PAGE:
Take the idea of a whirlwind with the population scattered through the various tiers of the vortex. The flow of transactions sweeps the money supply around, drawing it ever inwards. Tax extracts money from the vortex throughout the various tiers and wages tend to draw money against the flow, while profit relentlessly presses towards the centre. It should be obvious that matching government spending by taxing and borrowing is a flawed concept. Those at the outer rim of the vortex, are persistently impoverished while wealth is accumulated by a small group at the core. Government spending is required to replenish the supply of money for the most vulnerable in society on the fringes.
Government spending alone will not solve inequality
Spending must be targeted to those in need. The UK currently runs a sizeable deficit but the wealthy continue to thrive while poverty increases. The way the government ‘offsets’ this net spending reveals a reason for the persistence of the Matthew Principle.
At present the UK Government has a completely unnecessary policy of balancing all deficit spending with the sale of gilts to that value. Gilts are UK Government bonds sold to “borrow” back some of the money government had already spent into the economy, when pounds sterling were convertible to gold. Those days are long gone and bonds are now a policy choice used to manage debt and liquidity, and support the policy interest rate. However bonds do play a lead role in the Matthew Principle.
Gilts are interest-bearing forms of money, slightly less liquid than a cash deposit, but still relatively easy to transfer into cash, if required. This interest portion is a form of government deficit spending. It is money government spends into the vortex and it is targeted. However these interest payments are targeted at the very centre of the vortex. This money goes to the already wealthy in direct proportion to how much wealth is held.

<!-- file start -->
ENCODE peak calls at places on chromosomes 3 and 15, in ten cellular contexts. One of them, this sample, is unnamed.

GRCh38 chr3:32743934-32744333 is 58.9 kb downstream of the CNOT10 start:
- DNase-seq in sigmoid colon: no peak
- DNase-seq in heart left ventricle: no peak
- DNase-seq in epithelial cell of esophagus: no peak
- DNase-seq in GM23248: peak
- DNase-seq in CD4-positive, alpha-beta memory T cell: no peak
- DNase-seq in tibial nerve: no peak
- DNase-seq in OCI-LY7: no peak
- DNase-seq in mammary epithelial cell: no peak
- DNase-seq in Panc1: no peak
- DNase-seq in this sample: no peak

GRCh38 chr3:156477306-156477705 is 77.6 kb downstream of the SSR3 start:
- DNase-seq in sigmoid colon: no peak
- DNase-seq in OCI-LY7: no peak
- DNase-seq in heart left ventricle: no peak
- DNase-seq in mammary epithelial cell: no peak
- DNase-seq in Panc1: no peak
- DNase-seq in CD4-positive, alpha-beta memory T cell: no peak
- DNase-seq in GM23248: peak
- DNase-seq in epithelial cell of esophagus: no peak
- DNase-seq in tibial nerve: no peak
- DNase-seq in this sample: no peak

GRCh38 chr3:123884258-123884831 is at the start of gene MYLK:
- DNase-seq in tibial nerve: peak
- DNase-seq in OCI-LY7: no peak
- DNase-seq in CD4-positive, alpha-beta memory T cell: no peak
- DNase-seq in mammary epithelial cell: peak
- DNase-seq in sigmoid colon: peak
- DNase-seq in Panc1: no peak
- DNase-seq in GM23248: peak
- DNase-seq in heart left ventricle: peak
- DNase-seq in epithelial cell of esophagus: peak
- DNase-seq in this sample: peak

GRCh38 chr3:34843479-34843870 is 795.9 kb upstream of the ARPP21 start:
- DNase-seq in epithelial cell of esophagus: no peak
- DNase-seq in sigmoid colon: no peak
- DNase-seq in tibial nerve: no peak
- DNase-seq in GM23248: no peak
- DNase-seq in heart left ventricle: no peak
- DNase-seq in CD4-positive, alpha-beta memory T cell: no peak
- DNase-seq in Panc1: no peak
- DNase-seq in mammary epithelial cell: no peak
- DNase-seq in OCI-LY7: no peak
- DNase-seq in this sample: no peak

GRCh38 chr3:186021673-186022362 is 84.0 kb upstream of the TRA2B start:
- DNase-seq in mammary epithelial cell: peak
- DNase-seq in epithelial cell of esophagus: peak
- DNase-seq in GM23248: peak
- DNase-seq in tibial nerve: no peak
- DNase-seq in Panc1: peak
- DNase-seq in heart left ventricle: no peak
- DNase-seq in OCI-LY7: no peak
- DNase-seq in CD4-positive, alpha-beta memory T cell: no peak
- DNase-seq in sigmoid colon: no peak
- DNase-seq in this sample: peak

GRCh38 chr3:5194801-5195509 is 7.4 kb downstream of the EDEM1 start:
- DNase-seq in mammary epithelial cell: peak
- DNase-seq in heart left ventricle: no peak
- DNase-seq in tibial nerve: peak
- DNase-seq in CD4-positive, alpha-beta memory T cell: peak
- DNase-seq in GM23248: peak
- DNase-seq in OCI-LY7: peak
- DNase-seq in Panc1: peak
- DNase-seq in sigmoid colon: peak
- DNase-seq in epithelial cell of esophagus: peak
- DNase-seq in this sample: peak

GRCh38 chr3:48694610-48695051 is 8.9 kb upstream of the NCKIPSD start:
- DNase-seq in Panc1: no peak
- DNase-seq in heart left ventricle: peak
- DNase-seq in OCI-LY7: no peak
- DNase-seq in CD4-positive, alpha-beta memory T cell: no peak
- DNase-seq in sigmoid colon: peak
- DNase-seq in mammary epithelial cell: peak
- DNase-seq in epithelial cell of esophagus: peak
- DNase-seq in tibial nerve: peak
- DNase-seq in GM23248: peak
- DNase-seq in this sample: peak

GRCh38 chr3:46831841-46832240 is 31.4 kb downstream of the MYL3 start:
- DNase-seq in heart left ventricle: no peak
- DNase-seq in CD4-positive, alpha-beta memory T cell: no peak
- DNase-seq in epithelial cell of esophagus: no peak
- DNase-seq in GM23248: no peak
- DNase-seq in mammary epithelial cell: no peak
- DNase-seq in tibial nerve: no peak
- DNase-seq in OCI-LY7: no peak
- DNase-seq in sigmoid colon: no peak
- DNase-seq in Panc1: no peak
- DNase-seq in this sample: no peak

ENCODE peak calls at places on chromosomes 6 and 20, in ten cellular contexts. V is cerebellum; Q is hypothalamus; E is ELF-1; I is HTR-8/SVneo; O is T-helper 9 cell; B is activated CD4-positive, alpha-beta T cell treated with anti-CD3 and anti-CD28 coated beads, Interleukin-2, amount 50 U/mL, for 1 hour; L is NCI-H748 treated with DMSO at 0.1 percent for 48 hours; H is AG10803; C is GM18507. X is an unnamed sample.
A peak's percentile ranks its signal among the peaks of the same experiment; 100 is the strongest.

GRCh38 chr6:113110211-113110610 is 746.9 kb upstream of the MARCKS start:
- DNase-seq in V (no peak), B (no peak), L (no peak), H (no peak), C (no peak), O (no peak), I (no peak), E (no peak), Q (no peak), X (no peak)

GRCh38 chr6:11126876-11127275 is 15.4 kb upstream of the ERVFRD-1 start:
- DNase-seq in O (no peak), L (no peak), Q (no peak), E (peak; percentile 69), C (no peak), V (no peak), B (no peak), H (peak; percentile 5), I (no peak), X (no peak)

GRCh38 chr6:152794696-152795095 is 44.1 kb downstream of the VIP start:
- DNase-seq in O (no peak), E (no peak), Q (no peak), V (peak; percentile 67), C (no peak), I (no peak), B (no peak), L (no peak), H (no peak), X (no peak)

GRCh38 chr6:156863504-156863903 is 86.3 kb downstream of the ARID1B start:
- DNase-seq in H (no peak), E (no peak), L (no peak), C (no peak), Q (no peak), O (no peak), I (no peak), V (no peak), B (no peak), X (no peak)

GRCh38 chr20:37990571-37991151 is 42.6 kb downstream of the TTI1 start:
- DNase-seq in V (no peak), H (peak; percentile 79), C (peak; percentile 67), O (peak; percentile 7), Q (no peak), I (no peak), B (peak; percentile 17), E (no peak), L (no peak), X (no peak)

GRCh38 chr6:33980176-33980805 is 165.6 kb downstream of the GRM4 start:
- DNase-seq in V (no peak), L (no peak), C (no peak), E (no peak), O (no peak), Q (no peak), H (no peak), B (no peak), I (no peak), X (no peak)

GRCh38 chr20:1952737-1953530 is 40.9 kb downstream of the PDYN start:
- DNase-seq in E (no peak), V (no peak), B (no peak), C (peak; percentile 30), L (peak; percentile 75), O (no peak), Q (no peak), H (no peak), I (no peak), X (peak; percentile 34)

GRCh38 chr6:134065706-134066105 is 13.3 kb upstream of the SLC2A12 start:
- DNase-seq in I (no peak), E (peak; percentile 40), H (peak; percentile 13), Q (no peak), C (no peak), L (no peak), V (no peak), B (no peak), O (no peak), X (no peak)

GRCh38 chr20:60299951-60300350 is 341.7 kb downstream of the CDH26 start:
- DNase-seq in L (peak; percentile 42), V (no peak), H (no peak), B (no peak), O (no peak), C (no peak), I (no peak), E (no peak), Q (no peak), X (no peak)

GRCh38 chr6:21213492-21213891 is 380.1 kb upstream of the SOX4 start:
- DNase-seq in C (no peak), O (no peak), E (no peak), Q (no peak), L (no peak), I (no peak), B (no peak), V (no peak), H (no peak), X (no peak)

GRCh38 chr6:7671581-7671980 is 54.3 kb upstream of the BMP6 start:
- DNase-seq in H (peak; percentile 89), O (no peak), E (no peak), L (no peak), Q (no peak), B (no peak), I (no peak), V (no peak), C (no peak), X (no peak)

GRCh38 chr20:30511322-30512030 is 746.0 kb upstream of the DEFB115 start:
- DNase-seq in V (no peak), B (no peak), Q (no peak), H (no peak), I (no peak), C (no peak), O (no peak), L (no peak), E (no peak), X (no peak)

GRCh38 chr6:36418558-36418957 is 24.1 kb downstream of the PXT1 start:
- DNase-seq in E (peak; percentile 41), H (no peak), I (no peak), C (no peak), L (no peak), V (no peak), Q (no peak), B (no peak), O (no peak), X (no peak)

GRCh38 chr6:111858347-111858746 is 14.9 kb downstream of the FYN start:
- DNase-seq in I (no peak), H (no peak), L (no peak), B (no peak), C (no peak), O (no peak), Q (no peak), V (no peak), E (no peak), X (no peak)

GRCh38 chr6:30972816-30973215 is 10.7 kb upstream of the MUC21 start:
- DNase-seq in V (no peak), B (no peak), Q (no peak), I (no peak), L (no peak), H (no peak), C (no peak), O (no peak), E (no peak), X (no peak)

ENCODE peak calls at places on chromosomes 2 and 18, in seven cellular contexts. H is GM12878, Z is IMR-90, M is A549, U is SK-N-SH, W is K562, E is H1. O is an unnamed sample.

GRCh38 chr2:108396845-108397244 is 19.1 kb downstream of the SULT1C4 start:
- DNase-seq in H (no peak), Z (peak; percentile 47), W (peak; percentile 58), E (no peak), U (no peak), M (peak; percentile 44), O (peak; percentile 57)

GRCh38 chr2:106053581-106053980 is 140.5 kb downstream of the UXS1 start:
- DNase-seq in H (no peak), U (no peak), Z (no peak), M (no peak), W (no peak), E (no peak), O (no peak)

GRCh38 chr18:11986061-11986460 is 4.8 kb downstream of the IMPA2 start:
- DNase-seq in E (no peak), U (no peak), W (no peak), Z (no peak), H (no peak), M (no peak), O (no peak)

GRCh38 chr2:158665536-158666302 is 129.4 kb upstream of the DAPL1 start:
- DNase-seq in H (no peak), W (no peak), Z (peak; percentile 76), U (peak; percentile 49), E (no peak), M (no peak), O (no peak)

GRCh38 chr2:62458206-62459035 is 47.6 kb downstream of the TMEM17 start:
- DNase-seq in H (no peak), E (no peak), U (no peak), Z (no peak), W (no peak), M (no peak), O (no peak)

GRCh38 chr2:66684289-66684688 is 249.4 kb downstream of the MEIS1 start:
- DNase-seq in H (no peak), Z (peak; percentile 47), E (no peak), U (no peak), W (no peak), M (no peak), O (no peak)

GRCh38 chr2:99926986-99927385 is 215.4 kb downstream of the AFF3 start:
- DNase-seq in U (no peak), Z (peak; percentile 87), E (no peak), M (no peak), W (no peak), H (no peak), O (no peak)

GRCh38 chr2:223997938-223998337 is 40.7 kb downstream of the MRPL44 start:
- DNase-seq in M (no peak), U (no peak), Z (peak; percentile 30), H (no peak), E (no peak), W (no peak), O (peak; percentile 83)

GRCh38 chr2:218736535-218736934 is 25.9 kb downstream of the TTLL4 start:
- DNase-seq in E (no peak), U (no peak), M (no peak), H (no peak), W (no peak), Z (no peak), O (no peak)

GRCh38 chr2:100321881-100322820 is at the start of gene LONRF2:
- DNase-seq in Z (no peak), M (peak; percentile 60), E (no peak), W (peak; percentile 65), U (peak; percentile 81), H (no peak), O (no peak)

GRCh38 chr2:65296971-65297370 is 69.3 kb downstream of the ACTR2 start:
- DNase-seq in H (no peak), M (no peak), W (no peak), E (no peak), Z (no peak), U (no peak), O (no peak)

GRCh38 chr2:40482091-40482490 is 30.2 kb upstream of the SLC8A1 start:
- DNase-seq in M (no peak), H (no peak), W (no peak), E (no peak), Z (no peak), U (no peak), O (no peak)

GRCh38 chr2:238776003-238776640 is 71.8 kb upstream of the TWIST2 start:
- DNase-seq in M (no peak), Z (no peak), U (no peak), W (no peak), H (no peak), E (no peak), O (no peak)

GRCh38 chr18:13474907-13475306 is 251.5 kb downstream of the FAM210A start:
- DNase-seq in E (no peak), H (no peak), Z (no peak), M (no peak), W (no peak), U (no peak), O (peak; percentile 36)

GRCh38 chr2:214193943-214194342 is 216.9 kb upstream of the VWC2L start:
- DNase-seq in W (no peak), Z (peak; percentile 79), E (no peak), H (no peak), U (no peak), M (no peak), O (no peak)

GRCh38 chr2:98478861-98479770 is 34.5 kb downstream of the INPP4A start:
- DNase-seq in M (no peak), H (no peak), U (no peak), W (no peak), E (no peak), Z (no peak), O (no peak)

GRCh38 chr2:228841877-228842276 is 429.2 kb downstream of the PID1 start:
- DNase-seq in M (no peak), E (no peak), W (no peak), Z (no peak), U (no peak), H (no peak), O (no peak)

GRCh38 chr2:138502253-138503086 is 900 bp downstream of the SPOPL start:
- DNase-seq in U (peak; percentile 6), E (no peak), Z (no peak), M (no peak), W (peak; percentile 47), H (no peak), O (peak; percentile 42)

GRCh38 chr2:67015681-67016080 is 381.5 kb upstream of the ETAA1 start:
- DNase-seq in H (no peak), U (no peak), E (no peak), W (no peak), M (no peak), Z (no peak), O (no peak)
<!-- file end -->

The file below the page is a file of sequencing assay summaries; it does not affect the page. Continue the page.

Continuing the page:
The deficit for 2022 was £137bn. Therefore only £26bn of net government spending found its way into the wider economy. Institutions like pension funds and insurance companies invest in gilts, so there is a pathway for a percentage of the spending to find its way into the main economy.
The sad fact is, this system of paying wealthy people for having money only perpetuates and exacerbates the Matthew Principle.
Just as poverty is a sign of a dysfunctional economy so too are billionaires
If we are serious about defeating inequality, areas of economic policy must be amended. By introducing a fixed interest rate—at zero or just above—then bond issuance becomes obsolete and can be stopped. Over time interest payments should fall to zero as the gilts are paid off. This was laid out in the paper The Natural Rate of Interest Is Zero by Forstater and Mosler (2005),
Orthodox economists could argue that manipulation of interest rates is the government’s main tool for inflation control. The reality is that there are as many ‘tools’ for inflation control as there are numerous reasons for inflation. The policies with most influence in conquering inequality would be a job guarantee scheme, as described in A Case for a Job Guarantee by Pavlina Tcherneva. Also an increase in state pension to a rate that would provide reassurance, security, and comfort.
Government spending would be targeted to the precise areas of need in the economy and over time should reduce the width of the vortex, and with it the distance between the privileged and the most vulnerable.
The Matthew principle is society’s canary in the coal mine. When the effect is obvious then society is in danger of breaking down. Instead of complacently ignoring the growing inequality in the UK, it may be worth questioning whether the public should allow our politicians to encourage the population to act like hedonistic teenagers, or whether it is time to shoulder some responsibility and seek a bit of maturity.